Skillman Library, Lass Gallery
January 24 – June 30, 2011
As part of the 2011 Roethke Humanities Festival on “The Renaissance Spirit,” Skillman offers a photographic tribute to the city of Venice with the exhibition Vedute di Venezia. The photographs are the work of , a Montreal photographer, who has been photographing Venice for many years.
The title of the exhibition makes reference to 18th and 19th century landscapes (vedute) of Venice by painters such as Canaletto, Monet, Sargent, Turner, and Constable. “And yet,” says Zebrowski, “my photos are not landscapes. They are details suspended in time: fragments and moments. They represent a portrait of a city threatened by water, the portrait of a city whose very existence is endangered because of its geography.”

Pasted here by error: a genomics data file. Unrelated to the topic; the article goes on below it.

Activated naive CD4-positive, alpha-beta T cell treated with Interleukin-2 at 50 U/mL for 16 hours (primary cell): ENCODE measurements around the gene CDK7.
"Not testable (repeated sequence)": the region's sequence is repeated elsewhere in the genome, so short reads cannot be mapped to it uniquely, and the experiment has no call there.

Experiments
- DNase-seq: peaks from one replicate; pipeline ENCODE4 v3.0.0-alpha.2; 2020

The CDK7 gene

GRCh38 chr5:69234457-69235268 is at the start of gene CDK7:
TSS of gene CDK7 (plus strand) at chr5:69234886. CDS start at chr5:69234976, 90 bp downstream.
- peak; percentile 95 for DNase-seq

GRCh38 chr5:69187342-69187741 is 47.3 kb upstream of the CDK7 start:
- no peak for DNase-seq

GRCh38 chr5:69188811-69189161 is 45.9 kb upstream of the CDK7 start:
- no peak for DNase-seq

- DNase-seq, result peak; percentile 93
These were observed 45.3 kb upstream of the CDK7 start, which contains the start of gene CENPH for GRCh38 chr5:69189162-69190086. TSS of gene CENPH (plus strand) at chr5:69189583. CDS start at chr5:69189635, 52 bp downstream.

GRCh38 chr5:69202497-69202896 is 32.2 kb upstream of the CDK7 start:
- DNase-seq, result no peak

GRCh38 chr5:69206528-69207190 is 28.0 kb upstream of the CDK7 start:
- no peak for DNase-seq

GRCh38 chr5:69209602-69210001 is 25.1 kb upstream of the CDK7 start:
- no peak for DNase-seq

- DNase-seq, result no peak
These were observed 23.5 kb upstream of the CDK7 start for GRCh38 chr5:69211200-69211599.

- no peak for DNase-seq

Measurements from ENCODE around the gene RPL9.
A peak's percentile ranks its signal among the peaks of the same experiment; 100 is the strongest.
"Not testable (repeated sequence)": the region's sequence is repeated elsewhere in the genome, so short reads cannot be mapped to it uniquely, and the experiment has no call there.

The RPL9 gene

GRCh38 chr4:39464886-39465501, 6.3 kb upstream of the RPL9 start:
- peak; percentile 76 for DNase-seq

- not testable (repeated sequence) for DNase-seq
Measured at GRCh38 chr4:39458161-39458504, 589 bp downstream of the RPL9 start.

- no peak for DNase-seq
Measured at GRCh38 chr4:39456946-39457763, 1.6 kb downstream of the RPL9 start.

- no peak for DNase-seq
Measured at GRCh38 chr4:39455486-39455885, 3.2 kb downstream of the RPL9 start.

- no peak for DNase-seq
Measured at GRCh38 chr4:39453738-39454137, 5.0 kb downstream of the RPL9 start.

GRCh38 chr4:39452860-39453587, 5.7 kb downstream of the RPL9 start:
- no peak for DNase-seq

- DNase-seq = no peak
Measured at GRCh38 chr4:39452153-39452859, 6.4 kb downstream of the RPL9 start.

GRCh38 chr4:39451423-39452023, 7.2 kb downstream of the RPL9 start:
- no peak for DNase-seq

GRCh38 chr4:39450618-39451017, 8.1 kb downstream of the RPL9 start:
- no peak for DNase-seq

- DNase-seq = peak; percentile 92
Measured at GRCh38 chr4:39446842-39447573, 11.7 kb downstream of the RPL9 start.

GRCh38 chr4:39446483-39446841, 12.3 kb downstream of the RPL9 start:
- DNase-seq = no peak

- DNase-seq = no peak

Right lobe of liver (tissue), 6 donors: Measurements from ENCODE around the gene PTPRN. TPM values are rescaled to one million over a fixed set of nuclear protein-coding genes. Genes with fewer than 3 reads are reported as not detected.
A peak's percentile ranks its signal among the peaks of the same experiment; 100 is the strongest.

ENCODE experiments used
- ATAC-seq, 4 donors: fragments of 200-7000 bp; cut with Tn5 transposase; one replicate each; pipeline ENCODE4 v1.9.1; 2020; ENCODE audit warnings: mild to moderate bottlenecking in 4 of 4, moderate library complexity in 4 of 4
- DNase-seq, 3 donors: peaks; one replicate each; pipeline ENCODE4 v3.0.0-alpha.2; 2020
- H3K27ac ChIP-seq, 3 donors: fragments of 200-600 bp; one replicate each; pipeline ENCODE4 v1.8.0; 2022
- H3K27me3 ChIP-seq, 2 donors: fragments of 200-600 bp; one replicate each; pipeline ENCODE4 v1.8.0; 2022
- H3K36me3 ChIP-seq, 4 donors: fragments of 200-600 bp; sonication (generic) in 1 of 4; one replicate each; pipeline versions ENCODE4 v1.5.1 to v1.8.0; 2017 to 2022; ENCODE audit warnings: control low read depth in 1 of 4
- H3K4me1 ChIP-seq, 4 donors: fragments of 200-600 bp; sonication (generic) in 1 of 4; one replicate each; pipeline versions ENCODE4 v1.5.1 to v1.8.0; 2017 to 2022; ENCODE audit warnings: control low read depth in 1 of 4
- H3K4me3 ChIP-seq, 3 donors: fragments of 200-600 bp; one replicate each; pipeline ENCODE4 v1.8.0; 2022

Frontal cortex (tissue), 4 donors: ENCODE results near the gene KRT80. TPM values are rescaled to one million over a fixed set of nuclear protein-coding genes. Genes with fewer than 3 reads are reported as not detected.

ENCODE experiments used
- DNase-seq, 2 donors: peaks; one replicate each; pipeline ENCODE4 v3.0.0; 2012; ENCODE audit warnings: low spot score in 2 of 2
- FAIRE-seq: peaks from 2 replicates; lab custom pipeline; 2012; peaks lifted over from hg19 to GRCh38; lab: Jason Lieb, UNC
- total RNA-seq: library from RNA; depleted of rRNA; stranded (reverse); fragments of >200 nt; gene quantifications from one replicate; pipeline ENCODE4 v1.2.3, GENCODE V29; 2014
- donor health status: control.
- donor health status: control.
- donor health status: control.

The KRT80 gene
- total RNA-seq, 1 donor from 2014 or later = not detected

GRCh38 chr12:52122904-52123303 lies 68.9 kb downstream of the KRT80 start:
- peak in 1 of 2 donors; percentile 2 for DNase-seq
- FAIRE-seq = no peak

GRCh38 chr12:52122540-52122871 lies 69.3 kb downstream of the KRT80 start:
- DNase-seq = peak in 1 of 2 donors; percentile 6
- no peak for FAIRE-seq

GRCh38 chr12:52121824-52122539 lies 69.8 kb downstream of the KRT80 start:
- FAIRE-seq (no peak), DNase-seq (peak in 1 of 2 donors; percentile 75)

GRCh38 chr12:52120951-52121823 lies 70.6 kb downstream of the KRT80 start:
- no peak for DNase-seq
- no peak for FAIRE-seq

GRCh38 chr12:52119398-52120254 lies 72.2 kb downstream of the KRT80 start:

Zebrowski’s photographs capture the haunting beauty of Venice—its brilliant lights, dark waters, and frescoed hues. Also on display is her 2006 artist’s book, also called Vedute di Venezia, which has the feel of a small jewel box, filled with exquisite, tiny images and an essay about Venice’s precarious future.
Zebrowski turned to photography in 1997 after a long career in the film industry. Since then she has had ten solo shows and been awarded numerous grants and residencies. In 2007, her Ode A Venice was named best photo essay by the Quebec Magazine Association. Her photographic artist’s books are in the collections of numerous libraries, including the National Library of Canada, Brown University, Smith College, the University of Pennsylvania, Wellesley College, Yale University, the University of California Berkeley, and Lafayette.